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Spread of misinformation by politicians disserves community

Apparently, a recent rhetorical event into which Shreveport political figures inserted themselves debased education and served only to rip open wounds in the community.

The purpose of a debate ought to inform and invite critical thinking on the behalf of those privy to it. The topic ought to feature facts usable by either side, where the participants argue persuasively that the facts better fit the worldview on their side of the argument. At its conclusion, the side which best employs fact (rather than rhetoric or fiction) informed through a worldview that is best demonstrated as valid should win and inspire the audience to evaluate or re-evaluate its opinion on the matter.

By this standard, the “debate” held as part of Black History Month observations at Southern University – Shreveport was not. Instead, current city councilman Theron Jackson and former city councilman Joe Shyne, among others, made remarks that not only were nonfactual, but which served to inflame, rather than to educate; to confuse, rather than to clarify.

The topic was whether the there was a racially-discriminant component to government responses to and media reporting of the Hurricane Katrina disaster. It seemed that the audience response, comprised mostly of black students, escalated “into a frenzy” when the likes of Jackson, Shyne, and others gave impassioned remarks that asserted the government’s response to victims of the storm discriminated against blacks and the media itself was biased in its portrayal of victims by race. The attendees seemed much more convinced of the veracity of these claims than their opposites.

Except, of course, there is not one shred of evidence to backup these assertions. Let’s take each point in turn.

Perhaps the most persuasive piece of evidence that government rescuing discriminated unfavorably against blacks would be if there were significantly more black mortalities than occurred to non-blacks. If blacks were neglected in favor of non-blacks in rescues, then the percentage of those who died who were black should be much higher than the actual proportion of blacks in the population.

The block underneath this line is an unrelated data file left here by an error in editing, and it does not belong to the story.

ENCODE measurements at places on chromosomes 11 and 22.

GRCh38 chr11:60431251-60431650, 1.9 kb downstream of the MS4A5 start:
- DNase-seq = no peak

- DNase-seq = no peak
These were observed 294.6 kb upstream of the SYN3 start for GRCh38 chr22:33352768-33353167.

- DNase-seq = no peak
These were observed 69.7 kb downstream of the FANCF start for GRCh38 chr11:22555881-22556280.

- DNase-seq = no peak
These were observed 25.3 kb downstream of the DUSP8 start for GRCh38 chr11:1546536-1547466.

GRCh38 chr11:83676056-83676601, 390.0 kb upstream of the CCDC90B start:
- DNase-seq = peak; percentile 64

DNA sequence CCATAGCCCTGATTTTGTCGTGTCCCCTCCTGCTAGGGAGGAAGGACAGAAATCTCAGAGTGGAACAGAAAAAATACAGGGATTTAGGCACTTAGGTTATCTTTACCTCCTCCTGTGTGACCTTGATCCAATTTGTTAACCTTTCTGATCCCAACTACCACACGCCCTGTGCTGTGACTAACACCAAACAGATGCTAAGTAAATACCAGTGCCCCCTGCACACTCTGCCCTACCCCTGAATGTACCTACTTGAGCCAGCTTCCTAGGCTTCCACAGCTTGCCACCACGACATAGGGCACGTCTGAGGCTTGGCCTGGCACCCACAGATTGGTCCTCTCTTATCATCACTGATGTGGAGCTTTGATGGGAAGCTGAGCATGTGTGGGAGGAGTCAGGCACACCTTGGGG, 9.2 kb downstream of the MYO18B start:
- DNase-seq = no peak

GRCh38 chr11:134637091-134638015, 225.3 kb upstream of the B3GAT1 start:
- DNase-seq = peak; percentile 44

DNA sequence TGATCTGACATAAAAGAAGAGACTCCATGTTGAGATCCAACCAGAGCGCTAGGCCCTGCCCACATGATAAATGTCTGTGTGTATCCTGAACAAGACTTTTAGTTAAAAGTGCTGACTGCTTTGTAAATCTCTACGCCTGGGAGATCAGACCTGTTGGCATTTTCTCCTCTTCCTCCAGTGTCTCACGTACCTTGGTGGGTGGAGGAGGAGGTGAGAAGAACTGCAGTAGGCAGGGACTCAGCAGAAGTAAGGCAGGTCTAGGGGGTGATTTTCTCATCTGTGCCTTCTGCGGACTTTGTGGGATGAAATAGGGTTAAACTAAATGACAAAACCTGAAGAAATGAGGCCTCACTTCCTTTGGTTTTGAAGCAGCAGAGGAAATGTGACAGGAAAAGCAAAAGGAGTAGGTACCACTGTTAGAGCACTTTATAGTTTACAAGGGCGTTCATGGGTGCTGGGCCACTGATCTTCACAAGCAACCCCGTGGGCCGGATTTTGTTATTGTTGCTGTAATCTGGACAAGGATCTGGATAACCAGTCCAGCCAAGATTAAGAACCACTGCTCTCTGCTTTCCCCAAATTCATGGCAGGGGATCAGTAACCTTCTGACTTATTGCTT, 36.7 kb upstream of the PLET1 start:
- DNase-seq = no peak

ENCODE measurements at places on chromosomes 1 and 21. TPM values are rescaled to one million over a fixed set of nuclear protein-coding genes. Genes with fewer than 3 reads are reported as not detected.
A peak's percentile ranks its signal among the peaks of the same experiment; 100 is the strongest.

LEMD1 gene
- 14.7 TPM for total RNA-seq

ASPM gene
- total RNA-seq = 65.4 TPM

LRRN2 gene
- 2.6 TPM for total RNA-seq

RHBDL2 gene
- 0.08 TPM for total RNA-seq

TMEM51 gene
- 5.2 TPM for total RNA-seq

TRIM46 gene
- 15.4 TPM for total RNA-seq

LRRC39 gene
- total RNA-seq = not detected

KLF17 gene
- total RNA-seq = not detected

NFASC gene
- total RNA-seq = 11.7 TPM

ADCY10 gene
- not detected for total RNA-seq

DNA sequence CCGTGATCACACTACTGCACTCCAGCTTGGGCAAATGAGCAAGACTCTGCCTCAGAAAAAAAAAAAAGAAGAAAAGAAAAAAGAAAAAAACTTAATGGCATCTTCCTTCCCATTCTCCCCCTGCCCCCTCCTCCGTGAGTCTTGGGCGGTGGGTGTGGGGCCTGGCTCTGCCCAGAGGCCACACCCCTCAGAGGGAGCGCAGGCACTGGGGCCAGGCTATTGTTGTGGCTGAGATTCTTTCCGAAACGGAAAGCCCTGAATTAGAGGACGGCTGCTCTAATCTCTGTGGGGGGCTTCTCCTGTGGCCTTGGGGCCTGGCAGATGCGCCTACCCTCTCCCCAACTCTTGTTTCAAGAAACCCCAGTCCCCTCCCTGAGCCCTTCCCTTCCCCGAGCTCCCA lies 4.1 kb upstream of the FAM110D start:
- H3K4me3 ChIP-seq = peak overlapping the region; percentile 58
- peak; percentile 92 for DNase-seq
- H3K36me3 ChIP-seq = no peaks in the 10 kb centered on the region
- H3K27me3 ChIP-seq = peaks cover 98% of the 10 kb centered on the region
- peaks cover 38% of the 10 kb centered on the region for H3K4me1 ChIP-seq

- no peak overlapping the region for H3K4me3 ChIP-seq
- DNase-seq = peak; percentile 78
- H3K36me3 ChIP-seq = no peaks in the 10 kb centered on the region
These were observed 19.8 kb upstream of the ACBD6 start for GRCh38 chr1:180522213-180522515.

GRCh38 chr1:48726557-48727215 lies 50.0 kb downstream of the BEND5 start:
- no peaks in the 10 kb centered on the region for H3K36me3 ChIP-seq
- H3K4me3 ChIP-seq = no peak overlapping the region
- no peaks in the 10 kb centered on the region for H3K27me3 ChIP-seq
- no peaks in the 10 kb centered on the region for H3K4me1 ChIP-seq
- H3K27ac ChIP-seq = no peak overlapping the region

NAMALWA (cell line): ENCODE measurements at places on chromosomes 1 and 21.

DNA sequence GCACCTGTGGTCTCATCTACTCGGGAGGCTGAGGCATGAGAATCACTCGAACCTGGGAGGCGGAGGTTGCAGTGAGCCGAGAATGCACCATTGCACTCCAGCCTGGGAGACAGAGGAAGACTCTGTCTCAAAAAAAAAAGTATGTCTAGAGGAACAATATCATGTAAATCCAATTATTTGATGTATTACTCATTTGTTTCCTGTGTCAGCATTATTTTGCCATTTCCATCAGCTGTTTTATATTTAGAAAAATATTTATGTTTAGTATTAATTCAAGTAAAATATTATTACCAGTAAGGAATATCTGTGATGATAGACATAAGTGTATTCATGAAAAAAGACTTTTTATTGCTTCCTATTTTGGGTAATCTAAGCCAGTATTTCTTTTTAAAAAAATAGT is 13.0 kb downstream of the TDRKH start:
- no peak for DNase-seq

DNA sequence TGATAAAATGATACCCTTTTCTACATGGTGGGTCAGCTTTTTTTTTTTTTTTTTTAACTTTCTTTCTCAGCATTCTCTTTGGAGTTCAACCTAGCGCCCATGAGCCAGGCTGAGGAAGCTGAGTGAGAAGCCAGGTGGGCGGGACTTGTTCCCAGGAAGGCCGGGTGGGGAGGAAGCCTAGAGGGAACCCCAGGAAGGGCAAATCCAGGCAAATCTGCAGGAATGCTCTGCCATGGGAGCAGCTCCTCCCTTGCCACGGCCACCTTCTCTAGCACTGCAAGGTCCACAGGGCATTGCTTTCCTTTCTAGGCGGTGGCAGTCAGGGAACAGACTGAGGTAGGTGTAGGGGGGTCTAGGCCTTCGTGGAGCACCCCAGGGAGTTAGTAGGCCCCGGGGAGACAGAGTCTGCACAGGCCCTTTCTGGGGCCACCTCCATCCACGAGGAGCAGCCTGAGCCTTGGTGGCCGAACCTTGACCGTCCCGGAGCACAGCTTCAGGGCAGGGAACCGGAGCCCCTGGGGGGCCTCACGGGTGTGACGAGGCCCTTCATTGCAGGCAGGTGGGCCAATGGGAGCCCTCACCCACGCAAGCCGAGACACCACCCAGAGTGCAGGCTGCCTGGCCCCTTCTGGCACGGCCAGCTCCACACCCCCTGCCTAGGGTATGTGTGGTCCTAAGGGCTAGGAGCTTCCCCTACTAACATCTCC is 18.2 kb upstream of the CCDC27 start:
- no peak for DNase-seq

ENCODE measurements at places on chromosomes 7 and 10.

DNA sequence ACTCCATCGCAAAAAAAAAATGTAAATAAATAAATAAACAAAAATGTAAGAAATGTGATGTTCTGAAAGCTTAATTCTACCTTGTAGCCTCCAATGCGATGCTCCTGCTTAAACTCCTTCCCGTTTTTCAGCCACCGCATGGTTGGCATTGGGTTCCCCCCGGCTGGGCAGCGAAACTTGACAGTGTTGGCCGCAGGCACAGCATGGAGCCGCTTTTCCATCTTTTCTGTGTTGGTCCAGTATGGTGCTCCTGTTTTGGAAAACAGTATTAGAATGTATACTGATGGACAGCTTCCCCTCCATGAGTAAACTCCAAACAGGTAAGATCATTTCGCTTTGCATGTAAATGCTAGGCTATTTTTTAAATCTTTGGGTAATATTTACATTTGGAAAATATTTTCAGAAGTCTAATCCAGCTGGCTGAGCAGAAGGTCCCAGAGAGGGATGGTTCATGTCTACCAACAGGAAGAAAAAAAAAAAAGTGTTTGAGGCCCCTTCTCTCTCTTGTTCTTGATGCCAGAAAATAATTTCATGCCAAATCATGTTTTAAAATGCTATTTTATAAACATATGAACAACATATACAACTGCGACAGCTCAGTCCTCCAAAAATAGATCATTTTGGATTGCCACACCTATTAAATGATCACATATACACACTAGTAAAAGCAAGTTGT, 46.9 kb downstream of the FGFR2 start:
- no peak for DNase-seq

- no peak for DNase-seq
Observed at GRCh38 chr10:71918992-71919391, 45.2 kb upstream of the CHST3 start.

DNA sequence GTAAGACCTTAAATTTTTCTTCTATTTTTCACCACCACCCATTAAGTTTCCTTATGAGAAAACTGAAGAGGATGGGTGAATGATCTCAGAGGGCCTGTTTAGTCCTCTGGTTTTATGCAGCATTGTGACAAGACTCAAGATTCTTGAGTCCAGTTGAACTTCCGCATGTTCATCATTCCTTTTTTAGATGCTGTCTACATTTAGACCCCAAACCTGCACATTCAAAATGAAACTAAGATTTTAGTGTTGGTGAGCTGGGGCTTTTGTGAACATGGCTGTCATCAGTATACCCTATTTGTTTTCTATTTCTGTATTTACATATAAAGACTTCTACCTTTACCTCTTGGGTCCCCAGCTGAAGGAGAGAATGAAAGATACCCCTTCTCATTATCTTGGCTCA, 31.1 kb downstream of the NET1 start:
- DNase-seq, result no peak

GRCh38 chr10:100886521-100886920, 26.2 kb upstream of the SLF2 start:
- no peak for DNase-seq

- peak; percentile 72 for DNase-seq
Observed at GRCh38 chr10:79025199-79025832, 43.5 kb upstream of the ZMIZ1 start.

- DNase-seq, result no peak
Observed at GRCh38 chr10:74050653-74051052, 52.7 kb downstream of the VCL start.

In fact, Congressional research shows that 73 percent of the 373,000 evacuees from New Orleans were black (who comprised only 67.8 percent of the pre-storm population). Louisiana’s preliminary report on the deaths was that in Orleans Parish 59 percent of those who died were black. Also of interest was that deaths were fairly randomly distributed around the city in terms of socioeconomic status: given their relative proportions in the population, the poorer and richer were equally likely to have been killed by Katrina.

This fact makes very inconvenient the assertion that the government responded inequitably. Add to this that no nationally-prominent black politician or leader is willing to endorse this claim and that the only people who would seem to cannot produce any evidence beyond their vague, unsubstantiated “perceptions” (and some came away with very different views in the same situation.)

The charge of media bias in labeling (such as using pejorative terms to describe black victims) seems even sillier, apparently emerging over different wordings in cutlines of photos seized upon by people who specialize in finding offense to anything with which they don’t agree. In essence the photos’ captions were said to connote racial bias, when in fact their takers called the assigned cutlines accurate. Further, numerous, well-documented incidents occurred where the mainstream media itself hyped the imaginary racial element of the Katrina aftermath – hardly an indicator that it was “biased” against blacks in its coverage.

It’s disappointing that these myths have gained such traction, particularly in the black community. It’s unfortunate that locally this opportunity was missed to educate. But it’s shameful that local black political figures not only did not act as leaders to help educate in this matter, but that they encouraged ignorance. (And if they genuinely did not know these facts, they are derelict in their duty to be informed on matters in which they may be called to provide leadership).

As an educator, it frustrates me when those who should enlighten instead discourage inquiry that can open minds and improve the quality of public policy-making. Jackson in particular deserves shame because of his position in government; distancing himself from the event and the remarks made would be appropriate. By all means let’s have debate, but to engage in it bereft of facts not only makes the exercise useless and irresponsible, it makes it disingenuous and destructive, causing needless division and harm. Recall that it is only the truth that sets people free.

1 comment:

Anonymous said...

Dr. Sadow it is refreshing to see words of truth coming from your columns. It's a shame that the public media can't(or choose to not). My father taught me that truth is truth and no matter how much a person tries to change it; it's still truth and can't be changed and God knows the heart. That lesson has followed me my whole life. Shame some of the "Pols" couldn't learn that! Thank you for what you do and keep doing it; it provides sanity in this insane world.